Secondly, there are no chapters in this book. Scene breaks, sure – but no chapters. Initially I couldn’t work out why this bothered me, but then I realised: I wasn’t getting any sense of progress. I didn’t feel like I was progressing through the book, but simply moving from scene to scene. Maybe this was an intentional effect on the author’s part, but once I’d noticed it, I didn’t like it.
Thirdly, the plot of this book was also somewhat marred by its execution. There are some great ideas here, and some excellent writing about the effects of war on its participants – even those who are only present through “soldierboys”, remotely controlled units whose operators have had “jacks’ installed into their brains. However, the actually arc of the story only seems to start halfway through the book, and again without foreshadowing. I suspect the author was trying to build a picture of the protagonist’s mental state of mind before commencing with the plot, but I consider this an error. The author’s writing kept me interested in the world and in the protagonist, but not because the plot was advancing.
When finally the plot gets moving, the book suddenly kicks up a gear. However, it suffers a similar problem to Forever Free, in that the ending comes about quite suddenly. There is at least foreshadowing, but perhaps not enough.
Although…maybe I’m being unfair. On reflection I think that this book is, at its heart, about the internal struggles of the protagonist and the horrors of war. I can’t help thinking that this would have come across more strongly without large swathes written in third person. The power of the book was sacrificed for plot, and both suffered as a result.
As A Whole
This is an omnibus of highs and lows. Good characterisation, inconsistent plotting. Excellent concepts, flawed execution. The author excels at putting feelings into words, but his story arcs left me unsatisfied for the most part.
What Can We Learn?
- Mixing perspectives is to be undertaken with the greatest of care. Done poorly, it can ruin the reader’s experience.
- Plot twists should, upon reflection, make sense. It’s unsatisfying to have a story suddenly lurch off in an unexpected direction without explanation through plot or character development.
- Deus Ex Machina. Just don’t. If you’re going to use this, please disguise it well.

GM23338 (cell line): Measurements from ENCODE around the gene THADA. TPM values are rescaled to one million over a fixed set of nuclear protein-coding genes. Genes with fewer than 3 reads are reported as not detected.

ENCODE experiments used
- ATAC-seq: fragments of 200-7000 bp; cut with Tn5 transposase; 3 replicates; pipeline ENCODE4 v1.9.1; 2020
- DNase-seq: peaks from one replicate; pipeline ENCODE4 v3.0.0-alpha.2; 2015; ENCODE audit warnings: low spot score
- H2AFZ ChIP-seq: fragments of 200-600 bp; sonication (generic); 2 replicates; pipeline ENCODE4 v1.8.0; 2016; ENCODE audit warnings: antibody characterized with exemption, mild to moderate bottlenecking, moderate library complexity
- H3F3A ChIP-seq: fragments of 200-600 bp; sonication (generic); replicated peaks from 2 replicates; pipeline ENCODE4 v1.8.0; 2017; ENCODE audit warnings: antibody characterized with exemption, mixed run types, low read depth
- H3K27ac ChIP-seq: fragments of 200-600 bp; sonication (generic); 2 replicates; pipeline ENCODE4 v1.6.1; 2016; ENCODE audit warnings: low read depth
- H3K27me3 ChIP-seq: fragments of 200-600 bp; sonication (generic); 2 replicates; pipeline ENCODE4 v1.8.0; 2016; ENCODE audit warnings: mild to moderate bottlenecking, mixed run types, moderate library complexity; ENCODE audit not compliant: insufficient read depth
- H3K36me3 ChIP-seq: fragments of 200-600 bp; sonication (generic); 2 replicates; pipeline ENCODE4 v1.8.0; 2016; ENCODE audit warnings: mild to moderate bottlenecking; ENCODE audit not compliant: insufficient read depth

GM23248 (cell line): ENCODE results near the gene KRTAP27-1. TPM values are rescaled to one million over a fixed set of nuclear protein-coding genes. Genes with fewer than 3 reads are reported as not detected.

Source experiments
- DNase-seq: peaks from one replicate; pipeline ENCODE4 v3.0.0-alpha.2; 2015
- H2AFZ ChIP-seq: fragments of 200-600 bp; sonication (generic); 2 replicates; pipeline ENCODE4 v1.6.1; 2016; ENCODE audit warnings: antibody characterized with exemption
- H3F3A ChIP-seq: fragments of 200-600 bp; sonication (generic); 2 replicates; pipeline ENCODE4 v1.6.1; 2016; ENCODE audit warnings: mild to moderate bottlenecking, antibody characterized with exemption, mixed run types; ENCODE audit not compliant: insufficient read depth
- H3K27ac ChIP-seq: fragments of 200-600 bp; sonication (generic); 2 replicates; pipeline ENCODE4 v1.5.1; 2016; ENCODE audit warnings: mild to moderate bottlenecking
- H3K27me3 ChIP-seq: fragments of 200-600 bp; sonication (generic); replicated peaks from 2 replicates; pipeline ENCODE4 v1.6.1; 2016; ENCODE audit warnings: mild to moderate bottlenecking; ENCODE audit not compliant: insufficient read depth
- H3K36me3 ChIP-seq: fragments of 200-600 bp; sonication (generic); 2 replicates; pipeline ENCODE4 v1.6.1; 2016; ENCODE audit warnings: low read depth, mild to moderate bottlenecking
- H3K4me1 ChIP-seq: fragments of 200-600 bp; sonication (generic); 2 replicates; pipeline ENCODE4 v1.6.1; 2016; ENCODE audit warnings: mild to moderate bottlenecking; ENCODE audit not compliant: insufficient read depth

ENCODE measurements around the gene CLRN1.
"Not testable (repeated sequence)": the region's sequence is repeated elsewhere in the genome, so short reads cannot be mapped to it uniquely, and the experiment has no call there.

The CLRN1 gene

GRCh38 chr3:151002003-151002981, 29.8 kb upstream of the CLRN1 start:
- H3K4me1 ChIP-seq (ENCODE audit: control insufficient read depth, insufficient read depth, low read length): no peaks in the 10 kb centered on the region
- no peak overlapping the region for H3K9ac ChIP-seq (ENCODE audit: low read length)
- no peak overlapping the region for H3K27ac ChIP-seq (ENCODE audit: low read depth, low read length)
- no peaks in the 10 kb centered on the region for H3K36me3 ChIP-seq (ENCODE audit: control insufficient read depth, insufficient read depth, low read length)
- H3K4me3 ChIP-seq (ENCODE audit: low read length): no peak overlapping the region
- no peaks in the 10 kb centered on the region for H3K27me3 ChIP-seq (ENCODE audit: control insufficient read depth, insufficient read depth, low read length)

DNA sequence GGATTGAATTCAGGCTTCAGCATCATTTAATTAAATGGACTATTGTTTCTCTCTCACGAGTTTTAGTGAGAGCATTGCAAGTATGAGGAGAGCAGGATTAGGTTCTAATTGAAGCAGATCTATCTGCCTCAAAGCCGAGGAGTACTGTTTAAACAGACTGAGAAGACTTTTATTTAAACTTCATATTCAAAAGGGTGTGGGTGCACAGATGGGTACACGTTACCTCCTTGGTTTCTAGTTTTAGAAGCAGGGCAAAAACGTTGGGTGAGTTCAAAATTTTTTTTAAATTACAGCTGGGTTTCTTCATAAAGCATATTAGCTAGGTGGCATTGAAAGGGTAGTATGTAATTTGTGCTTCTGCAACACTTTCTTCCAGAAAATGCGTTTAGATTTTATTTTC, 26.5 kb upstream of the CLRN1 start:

- Story, story, story. It’s like a shark – it has to move forward or it dies. If you’re a really good writer, then maybe I’ll come with you for half a book while your protagonist goes about his business and is tortured by what he has to do, but eventually I’m going to get tired of waiting for something to actually happen.
- Don’t break your promises. If you spend half the book saying, “We’re going to do X whatever happens!”, at some point you’d better take the reader to X, and preferably before the end of the second act.
If it seems like I’m being harsh of the author, it’s only because The Forever War set my expectations so high. If you pick this up, consider skipping the middle book and you’ll probably be reasonably satisfied.
I am literally just back from the cinema from watching “The Raid“, just released in the UK. Wow.
I’ve seen a lot of martial arts / action movies. Some old, some new, some classic, some total garbage. There are some of which I have sung endless praises and held up as examples of how heart-pumping action should be done; “Ong Bak” springs to mind, for example.
“The Raid” has eclipsed them all.
It’s not just because the action and choreography is visceral, fluid and all-too believable either. It’s because the director knows when to pause and build tension. He let’s it build, build, build, then it explodes with a ferocity I’ve seldom seen on screen. Then we pause again to catch our breath before the next wave.
The plot is non-existent, the characters are forgettable, and none of that matters. Instead it’s a kaleidoscope of stylish violence, set to an appropriate (and well-produced) soundtrack that knows exactly when to shut up for tension’s sake. It’s a film where less is more, and more is more.
Speaking of sound, the film actually made sparing and interesting use of surround sound. I urge you to see this in the cinema, but prepare to squirm in your seat, to wince and briefly look away from the scene. Then, at the end of it all, you’ll leave the cinema breathless, exhausted and damn well satisfied.
Top marks, Mr Director. More please.